3. Burning (2018)

Score: 86.7

In a Sight & Sound poll, a collection of 164 film specialists voted Burning the third-greatest movie of 2018. More specifically, the magazine’s consensus praised Burning as being “masterful and unclassifiable.” And it’s in fact this latter quality that seems to have most captivated viewers of Lee Chang-dong’s mystery drama. This is a film, after all, in which you rarely discover what’s going on beneath the surface of the narrative. Said cryptic tale begins with Jong-su agreeing to take care of a cat for a woman with whom he has recently become obsessed. But after the woman returns from vacation with a new pal (The Walking Dead’s Steven Yeun), she suddenly disappears, leaving Jong-su to frantically pick up the pieces – and fall deep into the rabbit hole.

2. Spider-Man: Into the Spider-Verse (2018)

Score: 89.7

After Spider-Man: Into the Spider-Verse hit movie theaters in 2018, some of Hollywood’s brightest lined up to sing its praises. Moonlight director Barry Jenkins dubbed the superhero saga “one of the best films this year,” for instance, while Chris Pratt labeled it a “masterpiece.” Even live-action Spider-Man star Tom Holland honored Into the Spider-Verse, calling it “one of the coolest films [he’s] ever seen.” And in 2019 Bob Persichetti, Peter Ramsey and Rodney Rothman’s picture received arguably its highest accolade of all: an Academy Award for Best Animated Feature. So, assuming all of this has convinced you to select the animated adventure for that next family movie night, you can look forward to following teen Spidey Miles Morales as he attempts to save multiple realities – and multiple Spider-characters – from being destroyed.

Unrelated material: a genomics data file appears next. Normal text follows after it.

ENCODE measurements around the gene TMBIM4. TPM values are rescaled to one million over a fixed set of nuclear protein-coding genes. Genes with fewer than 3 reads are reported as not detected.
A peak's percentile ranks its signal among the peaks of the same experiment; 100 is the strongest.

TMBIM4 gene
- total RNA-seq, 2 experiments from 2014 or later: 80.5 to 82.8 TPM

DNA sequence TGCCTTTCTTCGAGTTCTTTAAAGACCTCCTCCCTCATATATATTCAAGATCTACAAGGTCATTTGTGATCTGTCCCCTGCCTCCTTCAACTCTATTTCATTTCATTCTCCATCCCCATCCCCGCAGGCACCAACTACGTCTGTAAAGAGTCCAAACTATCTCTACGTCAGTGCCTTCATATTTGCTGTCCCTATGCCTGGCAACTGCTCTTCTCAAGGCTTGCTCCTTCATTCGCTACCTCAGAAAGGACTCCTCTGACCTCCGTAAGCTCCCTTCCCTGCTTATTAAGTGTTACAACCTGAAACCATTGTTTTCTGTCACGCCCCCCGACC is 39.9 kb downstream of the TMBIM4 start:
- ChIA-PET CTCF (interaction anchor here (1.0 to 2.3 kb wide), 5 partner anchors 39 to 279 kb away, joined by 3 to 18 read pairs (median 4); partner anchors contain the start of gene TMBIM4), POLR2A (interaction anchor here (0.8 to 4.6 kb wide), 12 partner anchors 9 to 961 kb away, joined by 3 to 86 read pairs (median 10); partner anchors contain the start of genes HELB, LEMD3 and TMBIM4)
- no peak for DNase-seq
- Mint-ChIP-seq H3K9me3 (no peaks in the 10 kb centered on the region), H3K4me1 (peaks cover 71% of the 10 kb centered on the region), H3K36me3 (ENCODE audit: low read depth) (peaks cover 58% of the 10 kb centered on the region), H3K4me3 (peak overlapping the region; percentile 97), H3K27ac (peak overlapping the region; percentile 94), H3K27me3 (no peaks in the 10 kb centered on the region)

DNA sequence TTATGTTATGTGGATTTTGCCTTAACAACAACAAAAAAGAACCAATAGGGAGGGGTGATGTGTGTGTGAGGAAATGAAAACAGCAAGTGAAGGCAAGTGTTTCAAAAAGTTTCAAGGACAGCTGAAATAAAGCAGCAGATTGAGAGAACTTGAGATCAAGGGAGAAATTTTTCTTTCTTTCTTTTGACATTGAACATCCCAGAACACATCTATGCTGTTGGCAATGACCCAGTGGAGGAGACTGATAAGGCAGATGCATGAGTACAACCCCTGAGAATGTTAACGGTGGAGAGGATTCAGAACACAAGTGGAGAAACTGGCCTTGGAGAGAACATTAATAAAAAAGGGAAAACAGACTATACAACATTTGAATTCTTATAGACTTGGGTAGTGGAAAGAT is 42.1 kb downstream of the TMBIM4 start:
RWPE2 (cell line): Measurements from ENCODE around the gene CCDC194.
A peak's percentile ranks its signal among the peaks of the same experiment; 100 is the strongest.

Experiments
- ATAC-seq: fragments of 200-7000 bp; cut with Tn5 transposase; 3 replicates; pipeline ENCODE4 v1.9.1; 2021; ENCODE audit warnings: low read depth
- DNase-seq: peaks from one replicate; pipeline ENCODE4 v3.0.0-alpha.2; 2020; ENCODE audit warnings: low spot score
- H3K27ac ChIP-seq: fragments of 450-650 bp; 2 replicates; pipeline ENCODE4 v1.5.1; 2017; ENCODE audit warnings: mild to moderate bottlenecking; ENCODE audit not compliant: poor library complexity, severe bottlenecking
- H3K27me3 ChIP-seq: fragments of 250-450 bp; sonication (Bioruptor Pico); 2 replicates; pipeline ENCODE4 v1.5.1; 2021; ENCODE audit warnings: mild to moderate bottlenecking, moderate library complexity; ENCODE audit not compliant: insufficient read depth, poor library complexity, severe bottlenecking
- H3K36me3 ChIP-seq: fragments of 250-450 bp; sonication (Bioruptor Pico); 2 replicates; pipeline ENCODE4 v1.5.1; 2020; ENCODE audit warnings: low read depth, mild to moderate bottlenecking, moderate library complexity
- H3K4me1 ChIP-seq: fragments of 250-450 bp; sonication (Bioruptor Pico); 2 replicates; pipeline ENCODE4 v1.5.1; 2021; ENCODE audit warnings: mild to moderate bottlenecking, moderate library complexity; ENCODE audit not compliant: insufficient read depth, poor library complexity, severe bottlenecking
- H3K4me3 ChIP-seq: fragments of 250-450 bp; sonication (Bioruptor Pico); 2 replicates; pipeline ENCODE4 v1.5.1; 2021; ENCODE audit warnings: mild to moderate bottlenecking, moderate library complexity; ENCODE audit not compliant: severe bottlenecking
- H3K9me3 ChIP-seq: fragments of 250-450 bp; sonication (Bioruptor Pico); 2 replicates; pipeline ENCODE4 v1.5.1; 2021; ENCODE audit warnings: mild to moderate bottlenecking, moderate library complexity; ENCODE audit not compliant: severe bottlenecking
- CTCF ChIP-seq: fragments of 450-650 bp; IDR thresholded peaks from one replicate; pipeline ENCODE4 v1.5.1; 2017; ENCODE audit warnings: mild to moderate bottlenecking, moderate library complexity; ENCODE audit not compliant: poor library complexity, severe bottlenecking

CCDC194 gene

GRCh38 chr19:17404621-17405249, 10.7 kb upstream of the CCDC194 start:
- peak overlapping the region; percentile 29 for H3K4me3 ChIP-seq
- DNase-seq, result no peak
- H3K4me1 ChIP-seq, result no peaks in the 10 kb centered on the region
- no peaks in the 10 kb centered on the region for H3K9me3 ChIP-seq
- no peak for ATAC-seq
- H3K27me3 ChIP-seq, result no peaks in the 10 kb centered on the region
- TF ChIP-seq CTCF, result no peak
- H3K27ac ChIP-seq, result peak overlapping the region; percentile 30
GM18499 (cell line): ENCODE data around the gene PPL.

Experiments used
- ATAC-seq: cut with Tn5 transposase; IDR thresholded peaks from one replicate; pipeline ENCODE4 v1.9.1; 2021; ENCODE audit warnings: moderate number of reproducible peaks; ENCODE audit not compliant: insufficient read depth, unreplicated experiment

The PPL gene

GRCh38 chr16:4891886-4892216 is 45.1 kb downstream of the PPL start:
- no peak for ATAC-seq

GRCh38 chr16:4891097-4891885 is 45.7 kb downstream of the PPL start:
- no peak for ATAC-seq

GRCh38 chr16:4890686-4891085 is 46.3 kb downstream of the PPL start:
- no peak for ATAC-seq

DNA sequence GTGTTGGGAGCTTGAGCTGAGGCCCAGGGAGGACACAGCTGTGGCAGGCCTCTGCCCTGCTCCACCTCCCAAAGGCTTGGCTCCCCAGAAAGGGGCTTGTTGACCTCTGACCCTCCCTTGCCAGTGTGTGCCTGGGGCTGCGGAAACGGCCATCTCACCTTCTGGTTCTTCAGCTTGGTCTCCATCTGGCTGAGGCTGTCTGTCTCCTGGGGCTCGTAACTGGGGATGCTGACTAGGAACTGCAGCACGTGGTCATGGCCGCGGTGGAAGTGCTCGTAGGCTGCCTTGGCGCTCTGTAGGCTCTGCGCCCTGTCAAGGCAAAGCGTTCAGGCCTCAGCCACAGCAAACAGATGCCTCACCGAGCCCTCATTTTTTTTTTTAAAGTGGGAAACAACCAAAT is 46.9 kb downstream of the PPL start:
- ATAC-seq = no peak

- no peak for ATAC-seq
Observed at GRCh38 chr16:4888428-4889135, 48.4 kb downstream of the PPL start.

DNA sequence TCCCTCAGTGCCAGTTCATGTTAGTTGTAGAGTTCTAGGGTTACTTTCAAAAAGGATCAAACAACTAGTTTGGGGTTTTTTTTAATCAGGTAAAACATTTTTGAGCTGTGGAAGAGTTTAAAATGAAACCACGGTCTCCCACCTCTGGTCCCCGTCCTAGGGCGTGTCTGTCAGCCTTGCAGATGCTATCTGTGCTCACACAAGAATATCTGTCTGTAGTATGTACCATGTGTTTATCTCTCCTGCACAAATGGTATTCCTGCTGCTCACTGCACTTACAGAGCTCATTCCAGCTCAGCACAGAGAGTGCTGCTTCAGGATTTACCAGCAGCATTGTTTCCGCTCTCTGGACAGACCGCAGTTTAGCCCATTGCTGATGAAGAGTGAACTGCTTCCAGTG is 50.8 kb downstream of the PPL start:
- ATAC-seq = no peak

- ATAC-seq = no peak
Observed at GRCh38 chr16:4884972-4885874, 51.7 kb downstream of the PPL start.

1. Roma (2018)

Score: 90.3

After having won the prestigious Golden Lion at the 2018 Venice International Film Festival, Roma went on to enjoy a short theatrical release before heading onto Netflix. And the drama – which is based in part on director Alfonso Cuarón’s early life in Mexico City – has since become an awards darling too. Indeed, the movie earned ten Oscar nominations – the highest number ever for a Spanish-language film – as well as a pair of Golden Globes and the Best Film honor at the 2019 BAFTAs. And such acclaim may well have helped convince audiences to flock to see the film. IndieWire has in fact estimated that Roma’s movie theater takings will ultimately surpass $3 million – a feat not achieved in the U.S. by a non-English language picture since 2013’s Ida. It’s richly deserved, too, as Cuarón’s work is undoubtedly top of the best new Netflix releases.